Next page . . . . Previous page . . . . Speeches . . . . Contents . . . . Sittings . . . . PDF . . . . Video

Legislative Assembly for the ACT: 2010 Week 03 Hansard (Tuesday, 16 March 2010) . . Page.. 908 ..

fencing. St Monica’s school in Evatt has been able to refurbish school buildings and construct shade structure to protect children from the damaging effects of exposure to the sun. The Rosary school in Watson has also been able to refurbish classrooms. Other schools in north Canberra have similarly been able to make significant improvements to school facilities.

The Good Shepherd primary school in Amaroo has been funded for important refurbishment work, and St Francis Xavier school at Florey has been able to refurbish its fence and gymnasium. St Matthew school at Page, St Michael’s school at Kaleen and St Joseph’s school at O’Connor have been able to upgrade their facilities, including outdoor learning areas and playground equipment. St Matthew school has also been provided with funding for the construction of extensions to the library and an upgrade of the school hall. St Michael’s school has also received funding for library and classroom refurbishments. St Thomas Aquinas school in Charnwood, St Vincent school in Aranda and St John the Apostle school in Florey have also received significant levels of funding for the refurbishment of their school libraries or upgrades to classrooms and facilities.

When Mr Doszpot was speaking about the school at Charnwood, he mentioned the “charny carny”, which I look forward to every year. It is a collaboration between that school and the other community organisations in the area, including the Dunlop-Charnwood primary school. It is a pity that I will, due to committee work that is taking place in Brisbane for my planning committee, be unable to attend the “charny carny” this year.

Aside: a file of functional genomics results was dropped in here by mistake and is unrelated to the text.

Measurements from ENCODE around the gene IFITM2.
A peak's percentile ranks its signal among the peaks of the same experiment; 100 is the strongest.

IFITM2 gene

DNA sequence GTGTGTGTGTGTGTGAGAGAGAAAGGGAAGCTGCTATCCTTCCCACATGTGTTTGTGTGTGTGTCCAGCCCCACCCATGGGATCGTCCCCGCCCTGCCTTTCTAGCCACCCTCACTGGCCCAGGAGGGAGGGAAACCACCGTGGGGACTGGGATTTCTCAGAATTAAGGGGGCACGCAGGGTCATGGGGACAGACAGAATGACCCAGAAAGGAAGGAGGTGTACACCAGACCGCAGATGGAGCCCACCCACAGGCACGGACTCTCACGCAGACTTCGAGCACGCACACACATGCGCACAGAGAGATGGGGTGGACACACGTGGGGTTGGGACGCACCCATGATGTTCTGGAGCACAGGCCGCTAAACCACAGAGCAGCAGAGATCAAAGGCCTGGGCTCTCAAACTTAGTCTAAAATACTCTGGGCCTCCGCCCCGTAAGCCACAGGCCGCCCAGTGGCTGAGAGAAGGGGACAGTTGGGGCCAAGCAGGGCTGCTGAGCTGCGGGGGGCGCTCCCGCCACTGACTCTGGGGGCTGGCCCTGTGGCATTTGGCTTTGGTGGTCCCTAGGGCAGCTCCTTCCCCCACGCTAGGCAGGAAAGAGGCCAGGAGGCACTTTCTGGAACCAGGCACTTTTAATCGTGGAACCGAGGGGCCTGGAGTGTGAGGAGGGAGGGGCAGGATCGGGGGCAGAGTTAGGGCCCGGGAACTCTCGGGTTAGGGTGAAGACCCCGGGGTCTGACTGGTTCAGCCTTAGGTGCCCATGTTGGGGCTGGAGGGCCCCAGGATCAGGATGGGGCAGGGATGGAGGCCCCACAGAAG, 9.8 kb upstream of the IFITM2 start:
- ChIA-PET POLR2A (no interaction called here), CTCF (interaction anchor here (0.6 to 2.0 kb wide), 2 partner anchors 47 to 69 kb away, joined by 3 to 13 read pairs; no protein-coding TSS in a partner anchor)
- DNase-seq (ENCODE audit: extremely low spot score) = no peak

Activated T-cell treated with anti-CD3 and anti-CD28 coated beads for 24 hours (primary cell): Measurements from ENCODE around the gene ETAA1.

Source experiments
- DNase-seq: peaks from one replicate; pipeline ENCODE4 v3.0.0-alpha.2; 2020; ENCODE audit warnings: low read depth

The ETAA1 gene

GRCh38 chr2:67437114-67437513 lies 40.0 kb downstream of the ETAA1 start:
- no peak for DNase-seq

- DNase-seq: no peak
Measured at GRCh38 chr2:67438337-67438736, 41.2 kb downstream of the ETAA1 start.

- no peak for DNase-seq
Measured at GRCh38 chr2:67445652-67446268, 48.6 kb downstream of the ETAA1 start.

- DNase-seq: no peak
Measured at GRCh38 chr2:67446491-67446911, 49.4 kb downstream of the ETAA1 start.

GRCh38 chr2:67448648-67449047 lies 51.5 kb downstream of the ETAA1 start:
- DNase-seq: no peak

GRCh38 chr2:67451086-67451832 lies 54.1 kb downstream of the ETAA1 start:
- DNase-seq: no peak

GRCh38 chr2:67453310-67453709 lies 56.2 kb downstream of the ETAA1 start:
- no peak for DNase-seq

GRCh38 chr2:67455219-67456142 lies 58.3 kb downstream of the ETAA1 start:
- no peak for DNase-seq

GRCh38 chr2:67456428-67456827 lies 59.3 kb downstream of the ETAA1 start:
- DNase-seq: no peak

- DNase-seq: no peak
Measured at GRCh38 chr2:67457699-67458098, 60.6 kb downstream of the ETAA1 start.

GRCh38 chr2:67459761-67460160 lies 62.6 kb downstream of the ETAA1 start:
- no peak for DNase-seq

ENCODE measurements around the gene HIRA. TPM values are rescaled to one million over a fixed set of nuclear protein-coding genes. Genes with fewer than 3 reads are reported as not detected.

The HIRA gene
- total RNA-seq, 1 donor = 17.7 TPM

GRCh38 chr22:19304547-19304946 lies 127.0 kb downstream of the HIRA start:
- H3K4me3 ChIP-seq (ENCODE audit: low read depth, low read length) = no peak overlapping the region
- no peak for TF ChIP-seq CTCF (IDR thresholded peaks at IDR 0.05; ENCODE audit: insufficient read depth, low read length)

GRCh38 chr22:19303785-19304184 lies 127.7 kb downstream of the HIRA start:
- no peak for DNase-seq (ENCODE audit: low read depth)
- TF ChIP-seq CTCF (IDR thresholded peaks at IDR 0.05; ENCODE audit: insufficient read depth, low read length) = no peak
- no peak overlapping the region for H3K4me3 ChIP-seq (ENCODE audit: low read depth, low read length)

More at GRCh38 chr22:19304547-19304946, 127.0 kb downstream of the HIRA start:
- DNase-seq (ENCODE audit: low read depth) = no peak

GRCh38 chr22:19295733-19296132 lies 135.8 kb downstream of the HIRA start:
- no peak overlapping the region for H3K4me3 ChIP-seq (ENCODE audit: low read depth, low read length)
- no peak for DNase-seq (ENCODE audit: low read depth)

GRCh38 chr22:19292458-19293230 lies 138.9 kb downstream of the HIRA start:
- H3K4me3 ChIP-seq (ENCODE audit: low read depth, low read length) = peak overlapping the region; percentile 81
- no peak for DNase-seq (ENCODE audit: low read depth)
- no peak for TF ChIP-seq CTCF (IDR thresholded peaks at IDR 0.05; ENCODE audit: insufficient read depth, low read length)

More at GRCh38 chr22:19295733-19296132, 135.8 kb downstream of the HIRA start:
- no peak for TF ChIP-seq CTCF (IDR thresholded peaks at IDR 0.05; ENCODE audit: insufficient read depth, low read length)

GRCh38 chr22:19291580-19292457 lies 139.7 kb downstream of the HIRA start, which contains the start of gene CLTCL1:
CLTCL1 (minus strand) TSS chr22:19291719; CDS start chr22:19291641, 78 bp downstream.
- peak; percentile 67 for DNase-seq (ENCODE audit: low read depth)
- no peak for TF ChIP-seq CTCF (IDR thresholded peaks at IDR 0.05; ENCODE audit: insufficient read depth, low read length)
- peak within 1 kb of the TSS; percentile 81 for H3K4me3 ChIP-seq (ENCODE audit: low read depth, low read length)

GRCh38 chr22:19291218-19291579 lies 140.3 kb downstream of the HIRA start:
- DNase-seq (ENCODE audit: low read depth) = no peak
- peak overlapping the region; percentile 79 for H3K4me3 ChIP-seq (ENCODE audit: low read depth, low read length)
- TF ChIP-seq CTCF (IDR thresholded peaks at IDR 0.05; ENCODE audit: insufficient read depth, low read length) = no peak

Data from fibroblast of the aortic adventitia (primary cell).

These are just a few examples from the north of Canberra that show how this funding has supported Canberra Catholic primary schools to provide quality educational environments that meet the needs of students and teachers. I have enjoyed the opportunity to visit some of these schools during the planning stage of these improvements and have since seen some of the results of that work as it goes on.

Support for Catholic school students has been provided by the ACT government and links with our public school sector. There are significant and strong links between the ACT public school system and the Catholic systemic schools in the provision of support to students who have a disability. Catholic schools are part of the government’s review of special education. The review highlighted the opportunity to enhance services and maximisation of resources through strong links between all sectors of schooling in the ACT.

In response to this, a cross-sectoral disability educational group is being established to foster greater reliance between the three sectors. I would like to outline for members of the Assembly three key areas where collaboration is currently occurring and producing quality outcomes. The first area is in the provision of learning for staff and parents about autism. The Catholic Education Office and the ACT Department of Education and Training are jointly implementing the project positive partnerships: supporting school aged students on the autism spectrum.

This project delivers two components of the helping children with autism package being implemented by the commonwealth. The two components are: professional development for teachers and other school staff who are working with students with

Next page . . . . Previous page . . . . Speeches . . . . Contents . . . . Sittings . . . . PDF . . . . Video